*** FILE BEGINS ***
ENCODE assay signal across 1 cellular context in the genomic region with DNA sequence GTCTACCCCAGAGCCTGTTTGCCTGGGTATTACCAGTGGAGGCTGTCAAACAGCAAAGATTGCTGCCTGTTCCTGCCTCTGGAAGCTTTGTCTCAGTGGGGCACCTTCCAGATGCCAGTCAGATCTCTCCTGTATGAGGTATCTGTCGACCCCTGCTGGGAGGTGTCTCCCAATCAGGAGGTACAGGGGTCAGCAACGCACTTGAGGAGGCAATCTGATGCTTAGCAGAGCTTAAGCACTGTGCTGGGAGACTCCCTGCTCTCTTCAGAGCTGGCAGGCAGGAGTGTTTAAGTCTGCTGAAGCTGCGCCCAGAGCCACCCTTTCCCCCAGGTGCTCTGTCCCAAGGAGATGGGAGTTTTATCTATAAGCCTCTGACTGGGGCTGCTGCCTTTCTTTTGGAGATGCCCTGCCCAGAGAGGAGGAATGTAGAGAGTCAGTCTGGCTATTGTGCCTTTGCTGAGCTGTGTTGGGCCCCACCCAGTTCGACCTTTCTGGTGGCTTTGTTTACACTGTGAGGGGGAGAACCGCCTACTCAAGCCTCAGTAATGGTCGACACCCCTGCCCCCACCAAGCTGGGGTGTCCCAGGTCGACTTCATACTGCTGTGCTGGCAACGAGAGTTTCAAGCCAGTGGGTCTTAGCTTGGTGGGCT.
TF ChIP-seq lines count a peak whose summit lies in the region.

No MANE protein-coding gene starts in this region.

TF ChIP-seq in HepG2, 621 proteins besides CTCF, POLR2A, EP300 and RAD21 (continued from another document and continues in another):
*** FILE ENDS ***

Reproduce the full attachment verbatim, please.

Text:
ENCODE assay signal across 1 cellular context in the genomic region with DNA sequence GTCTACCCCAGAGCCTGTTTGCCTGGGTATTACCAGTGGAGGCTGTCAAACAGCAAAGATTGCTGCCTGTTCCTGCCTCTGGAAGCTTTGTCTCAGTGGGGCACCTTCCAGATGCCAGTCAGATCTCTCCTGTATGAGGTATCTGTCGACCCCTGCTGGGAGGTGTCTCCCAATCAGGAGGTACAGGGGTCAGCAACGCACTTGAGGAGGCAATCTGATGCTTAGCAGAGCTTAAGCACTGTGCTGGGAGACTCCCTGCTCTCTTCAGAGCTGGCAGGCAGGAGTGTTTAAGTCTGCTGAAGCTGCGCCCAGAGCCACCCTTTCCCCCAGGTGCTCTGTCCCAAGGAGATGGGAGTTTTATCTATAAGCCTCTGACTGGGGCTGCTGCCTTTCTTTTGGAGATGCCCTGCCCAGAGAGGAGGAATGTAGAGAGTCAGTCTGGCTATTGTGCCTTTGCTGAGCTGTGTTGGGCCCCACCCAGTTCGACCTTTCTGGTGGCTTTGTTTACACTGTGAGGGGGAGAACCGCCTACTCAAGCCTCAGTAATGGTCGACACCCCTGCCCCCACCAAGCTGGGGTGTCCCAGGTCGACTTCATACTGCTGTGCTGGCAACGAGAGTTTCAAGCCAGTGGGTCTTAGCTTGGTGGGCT.
TF ChIP-seq lines count a peak whose summit lies in the region.

No MANE protein-coding gene starts in this region.

TF ChIP-seq in HepG2, 621 proteins besides CTCF, POLR2A, EP300 and RAD21 (continued from another document and continues in another):